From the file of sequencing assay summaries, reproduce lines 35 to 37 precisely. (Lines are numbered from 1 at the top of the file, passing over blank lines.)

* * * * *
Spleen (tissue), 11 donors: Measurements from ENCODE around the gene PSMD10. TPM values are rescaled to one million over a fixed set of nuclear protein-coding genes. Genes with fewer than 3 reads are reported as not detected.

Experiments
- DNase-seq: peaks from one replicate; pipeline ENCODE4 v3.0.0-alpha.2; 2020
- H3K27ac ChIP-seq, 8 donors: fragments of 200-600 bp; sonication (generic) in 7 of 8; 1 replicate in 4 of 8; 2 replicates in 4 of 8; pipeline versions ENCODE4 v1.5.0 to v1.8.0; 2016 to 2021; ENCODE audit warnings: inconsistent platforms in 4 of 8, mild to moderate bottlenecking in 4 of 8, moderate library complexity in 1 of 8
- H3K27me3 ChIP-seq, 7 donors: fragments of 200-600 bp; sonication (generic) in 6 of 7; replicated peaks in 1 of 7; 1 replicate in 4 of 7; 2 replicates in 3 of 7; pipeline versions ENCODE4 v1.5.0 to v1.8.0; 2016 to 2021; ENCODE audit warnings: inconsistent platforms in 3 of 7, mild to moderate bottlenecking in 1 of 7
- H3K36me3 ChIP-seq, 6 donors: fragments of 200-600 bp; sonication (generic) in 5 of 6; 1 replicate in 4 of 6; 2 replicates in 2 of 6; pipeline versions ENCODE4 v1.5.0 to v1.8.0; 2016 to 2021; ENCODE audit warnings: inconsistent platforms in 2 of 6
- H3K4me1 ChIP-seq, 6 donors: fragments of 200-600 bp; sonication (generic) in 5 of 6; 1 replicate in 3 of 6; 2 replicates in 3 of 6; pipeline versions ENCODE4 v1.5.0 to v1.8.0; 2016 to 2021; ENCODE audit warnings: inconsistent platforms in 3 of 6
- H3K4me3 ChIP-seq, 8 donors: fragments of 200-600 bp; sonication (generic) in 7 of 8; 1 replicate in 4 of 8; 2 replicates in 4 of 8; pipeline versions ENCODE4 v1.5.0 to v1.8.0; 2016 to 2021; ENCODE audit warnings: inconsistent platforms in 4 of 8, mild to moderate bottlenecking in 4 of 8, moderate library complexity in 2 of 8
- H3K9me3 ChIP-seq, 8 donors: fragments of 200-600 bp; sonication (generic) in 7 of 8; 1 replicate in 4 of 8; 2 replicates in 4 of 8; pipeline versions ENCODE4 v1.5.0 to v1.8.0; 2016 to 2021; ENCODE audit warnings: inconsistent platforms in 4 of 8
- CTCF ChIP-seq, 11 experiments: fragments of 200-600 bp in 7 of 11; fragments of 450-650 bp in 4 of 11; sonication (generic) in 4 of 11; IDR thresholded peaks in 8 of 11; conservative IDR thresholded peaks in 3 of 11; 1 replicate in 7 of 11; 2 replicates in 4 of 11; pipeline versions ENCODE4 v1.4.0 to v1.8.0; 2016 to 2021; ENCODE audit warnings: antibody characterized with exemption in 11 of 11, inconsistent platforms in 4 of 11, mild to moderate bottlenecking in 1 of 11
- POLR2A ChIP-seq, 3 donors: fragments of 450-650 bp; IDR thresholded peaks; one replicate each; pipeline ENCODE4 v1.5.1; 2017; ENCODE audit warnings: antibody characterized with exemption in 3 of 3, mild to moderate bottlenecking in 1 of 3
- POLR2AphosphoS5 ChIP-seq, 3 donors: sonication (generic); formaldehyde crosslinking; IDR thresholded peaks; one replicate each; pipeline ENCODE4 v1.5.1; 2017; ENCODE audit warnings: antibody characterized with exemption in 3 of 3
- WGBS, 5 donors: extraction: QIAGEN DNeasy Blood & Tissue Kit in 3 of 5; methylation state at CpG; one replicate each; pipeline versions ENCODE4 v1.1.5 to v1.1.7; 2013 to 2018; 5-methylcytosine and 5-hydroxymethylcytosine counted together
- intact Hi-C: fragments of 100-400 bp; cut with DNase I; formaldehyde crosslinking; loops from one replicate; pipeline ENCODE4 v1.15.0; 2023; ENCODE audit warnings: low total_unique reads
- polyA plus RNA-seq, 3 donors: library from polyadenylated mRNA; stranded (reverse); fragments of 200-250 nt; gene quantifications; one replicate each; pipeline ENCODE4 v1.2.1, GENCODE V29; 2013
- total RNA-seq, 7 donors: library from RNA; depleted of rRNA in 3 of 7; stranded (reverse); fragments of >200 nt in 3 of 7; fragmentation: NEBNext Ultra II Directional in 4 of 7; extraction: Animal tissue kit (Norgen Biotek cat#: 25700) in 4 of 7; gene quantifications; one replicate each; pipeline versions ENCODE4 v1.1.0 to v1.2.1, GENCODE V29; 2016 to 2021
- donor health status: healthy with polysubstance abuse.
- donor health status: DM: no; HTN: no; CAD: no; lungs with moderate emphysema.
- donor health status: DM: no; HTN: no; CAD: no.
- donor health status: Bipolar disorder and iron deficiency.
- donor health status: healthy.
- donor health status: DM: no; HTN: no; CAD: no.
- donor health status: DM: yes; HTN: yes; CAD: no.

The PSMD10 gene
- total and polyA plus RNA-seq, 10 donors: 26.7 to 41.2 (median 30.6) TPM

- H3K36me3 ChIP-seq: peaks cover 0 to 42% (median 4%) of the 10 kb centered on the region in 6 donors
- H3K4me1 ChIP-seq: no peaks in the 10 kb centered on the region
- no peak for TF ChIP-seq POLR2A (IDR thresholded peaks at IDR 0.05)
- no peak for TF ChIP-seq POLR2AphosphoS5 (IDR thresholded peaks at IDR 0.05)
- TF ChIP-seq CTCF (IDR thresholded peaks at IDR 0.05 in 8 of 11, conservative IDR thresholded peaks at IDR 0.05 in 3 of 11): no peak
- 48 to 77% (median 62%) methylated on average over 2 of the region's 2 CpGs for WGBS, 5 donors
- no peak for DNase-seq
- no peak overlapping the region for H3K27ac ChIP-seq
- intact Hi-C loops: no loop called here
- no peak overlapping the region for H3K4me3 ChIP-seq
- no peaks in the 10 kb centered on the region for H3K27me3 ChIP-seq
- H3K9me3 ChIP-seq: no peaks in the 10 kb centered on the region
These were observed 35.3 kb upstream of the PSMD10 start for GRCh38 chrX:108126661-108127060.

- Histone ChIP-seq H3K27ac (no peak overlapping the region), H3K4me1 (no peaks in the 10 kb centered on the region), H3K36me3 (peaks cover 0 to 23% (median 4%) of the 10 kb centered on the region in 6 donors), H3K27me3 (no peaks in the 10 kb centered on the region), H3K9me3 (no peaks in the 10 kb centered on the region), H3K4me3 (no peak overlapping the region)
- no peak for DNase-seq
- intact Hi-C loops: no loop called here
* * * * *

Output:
- no peak overlapping the region for H3K4me3 ChIP-seq
- no peaks in the 10 kb centered on the region for H3K27me3 ChIP-seq
- H3K9me3 ChIP-seq: no peaks in the 10 kb centered on the region